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Kristen Cyr
Web Content manager

Devastating stroke strengthens
student's resolve to become a nurse

Dec. 16, 2013

Tracy Accaoui Tracy Accaoui

Life can completely and utterly change in an instant. Tracy Accaoui knows this better than anyone. She was a happy, healthy woman in the prime of her life when an unexpected medical catastrophe turned her universe was turned upside down four years ago.

Accaoui said the last thing she remembers about the day that everything changed for her was that she had been shopping at iParty in Cranston for a birthday party she was throwing for her mother, her cousin and herself. She came home with some balloons, set them down on the floor and passed out. That’s where her memory stops: Accaoui had suffered a life-threatening hemorrhagic stroke.

Her husband called 911 immediately and was able to get Accaoui to the hospital with the aid of police, fire and rescue. Her medical team surmised that the cause of the event was potentially an energy drink that Accaoui had ingested after her workout in combination with her usual morning coffee, to disastrous effect. They had to open her skull to contain bleeding from her brain.

She was in a coma for four days, her family devastated by the doctor’s prediction that Accaoui was not likely to make it out of the coma alive. But against all odds, she not only survived the devastating event, but is now thriving, working to change her life in order to help others by pursuing a nursing degree at the Community College of Rhode Island.

“I want to inspire all who have been through some tough times to let them know that you can get through those times,” she said.

Accaoui has a bachelor’s degree in business from the University of Rhode Island and has put that to good use by working as a Realtor as well as a financial planner. But before her stroke, she recognized that she wanted to do something more, specifically in the health care field. “I always loved helping people,” she said, noting that her husband, a practicing physician, encouraged her interest in the medical profession. She had taken a few classes at CCRI and had begun to consider breaking into the field.

She said her resolve to become a nurse was only strengthened by her experience following the coma, where she had to depend on the strength of her faith and family as well as the doctors, nurses and physical therapists who helped her along with her journey. She faced tremendous uphill battles: Things that people take for granted were no longer a given for her, she said. Her short-term memory was nonexistent, her vision was gone in one eye and she couldn’t distinguish between night and day, nor could she tell time using a clock. She even had to learn to walk again through a grueling process of physical and occupational therapy. Because of her vision – which has now returned, thanks to surgery – she had to petition for two years to regain her driver’s license.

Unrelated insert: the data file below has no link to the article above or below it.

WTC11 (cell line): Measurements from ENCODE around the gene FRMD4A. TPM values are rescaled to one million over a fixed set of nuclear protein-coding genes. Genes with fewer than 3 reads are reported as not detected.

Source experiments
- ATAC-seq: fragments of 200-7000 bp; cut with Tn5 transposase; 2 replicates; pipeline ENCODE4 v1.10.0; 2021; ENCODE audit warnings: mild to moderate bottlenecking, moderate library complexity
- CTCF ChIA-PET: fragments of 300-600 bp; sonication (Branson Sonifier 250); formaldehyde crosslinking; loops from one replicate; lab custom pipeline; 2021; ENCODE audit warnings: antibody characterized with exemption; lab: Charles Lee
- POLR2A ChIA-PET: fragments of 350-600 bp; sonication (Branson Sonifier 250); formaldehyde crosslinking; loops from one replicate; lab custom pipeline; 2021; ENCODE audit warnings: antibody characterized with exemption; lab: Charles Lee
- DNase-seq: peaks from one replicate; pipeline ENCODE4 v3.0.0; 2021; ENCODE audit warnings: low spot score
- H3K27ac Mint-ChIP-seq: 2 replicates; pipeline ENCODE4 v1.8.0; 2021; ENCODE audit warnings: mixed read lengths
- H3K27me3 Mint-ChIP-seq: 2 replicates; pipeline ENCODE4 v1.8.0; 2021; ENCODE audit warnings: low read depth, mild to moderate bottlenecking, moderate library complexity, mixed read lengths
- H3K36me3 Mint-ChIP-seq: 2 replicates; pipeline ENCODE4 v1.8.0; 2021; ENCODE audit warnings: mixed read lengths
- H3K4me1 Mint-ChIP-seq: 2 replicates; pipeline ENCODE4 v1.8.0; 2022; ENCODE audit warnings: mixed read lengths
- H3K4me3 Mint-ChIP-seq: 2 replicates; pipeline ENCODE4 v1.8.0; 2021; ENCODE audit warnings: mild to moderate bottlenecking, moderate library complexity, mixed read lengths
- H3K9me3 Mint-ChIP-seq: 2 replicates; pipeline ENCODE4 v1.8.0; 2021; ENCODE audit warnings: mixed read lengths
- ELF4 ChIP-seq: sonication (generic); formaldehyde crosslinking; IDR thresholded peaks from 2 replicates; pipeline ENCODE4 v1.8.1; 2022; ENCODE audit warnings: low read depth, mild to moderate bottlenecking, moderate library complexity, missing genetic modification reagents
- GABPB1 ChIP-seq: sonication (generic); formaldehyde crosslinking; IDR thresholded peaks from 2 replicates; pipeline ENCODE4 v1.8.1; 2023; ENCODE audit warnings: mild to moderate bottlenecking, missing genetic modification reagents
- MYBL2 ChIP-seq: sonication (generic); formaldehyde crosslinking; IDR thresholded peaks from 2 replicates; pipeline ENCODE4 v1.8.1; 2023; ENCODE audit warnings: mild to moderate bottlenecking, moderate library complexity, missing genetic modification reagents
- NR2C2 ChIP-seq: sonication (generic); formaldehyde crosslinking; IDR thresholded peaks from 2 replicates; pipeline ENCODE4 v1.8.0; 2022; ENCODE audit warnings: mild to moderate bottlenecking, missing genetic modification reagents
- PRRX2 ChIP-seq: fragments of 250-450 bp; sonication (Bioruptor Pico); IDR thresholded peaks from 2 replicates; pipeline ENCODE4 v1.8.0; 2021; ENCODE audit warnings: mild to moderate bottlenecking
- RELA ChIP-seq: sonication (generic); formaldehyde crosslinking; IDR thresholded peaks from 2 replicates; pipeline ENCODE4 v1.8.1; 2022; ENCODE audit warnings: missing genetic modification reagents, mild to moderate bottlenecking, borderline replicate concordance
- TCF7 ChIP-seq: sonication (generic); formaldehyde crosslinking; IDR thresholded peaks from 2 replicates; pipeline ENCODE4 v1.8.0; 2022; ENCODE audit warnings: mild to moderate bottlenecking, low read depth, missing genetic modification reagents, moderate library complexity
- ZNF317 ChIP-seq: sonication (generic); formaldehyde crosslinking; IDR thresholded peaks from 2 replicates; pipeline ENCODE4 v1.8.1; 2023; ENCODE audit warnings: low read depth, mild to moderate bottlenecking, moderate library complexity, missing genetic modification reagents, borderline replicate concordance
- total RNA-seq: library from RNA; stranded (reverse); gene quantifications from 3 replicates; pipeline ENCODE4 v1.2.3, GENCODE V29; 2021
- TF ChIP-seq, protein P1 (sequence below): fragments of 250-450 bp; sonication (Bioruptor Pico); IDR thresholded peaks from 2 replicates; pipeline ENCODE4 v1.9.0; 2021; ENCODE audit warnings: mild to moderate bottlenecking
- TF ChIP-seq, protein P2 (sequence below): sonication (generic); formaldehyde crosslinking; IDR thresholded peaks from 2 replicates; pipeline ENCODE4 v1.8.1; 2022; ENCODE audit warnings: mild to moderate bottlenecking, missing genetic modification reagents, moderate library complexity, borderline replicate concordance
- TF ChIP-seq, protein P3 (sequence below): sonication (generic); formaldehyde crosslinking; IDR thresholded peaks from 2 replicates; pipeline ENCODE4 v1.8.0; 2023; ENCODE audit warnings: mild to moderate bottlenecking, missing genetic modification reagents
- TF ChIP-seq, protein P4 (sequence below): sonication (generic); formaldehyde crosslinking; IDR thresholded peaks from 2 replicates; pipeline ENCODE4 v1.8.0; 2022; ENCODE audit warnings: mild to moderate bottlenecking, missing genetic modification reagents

All of this left her “totally hopeless,” she said, feeling depressed at the idea that she’d gone from being a healthy, high-functioning professional woman who regularly ran long distances to someone who had to start from square one. Her late godmother visited her weekly, engaging her in conversation to stimulate her brain and speech. Her sister-in-law took six months off of work to keep her company during the rehabilitative process but, still, she felt lost and lonely. However, once she was able to have the requisite procedures to restore her full sight, she felt the warming rays of hope.

“My family kept telling me I could do it, I could get through it. And I did. And I realize how lucky I am,” she said, noting that most people who experience this type of trauma don’t often make it back to full functionality, let alone a new career path and being able to run charity 5Ks on a regular basis. “I’m so blessed.”

Accaoui tried to come back to school after she could drive herself to class once again, but found that it was too soon. She was disheartened by her poor performance in class and realized that her memory and concentration were still not at top form. With the help of her adviser, she was able to drop the class and start fresh. Now, she said, she’s one class away from having all the prerequisites necessary to apply to the CCRI Nursing program.

“There are some fantastic professors here,” she said of her experience at the college. “Every class I take is new and challenging for me because I had no prior background in nursing. It’s changing my life.”

In addition to pursuing her nursing career, Accaoui is taking her experience onto the page in the hopes that she’ll be able to help and inspire others who may be going through harrowing times. She has self-published a book of fiction and is working on an autobiographical piece as well. To those who may be struggling, she advises: “Just keep trying hard, and don’t fall into an abyss and say that you’re never going to be normal again. The sky’s the limit.”

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Last Updated: 8/25/16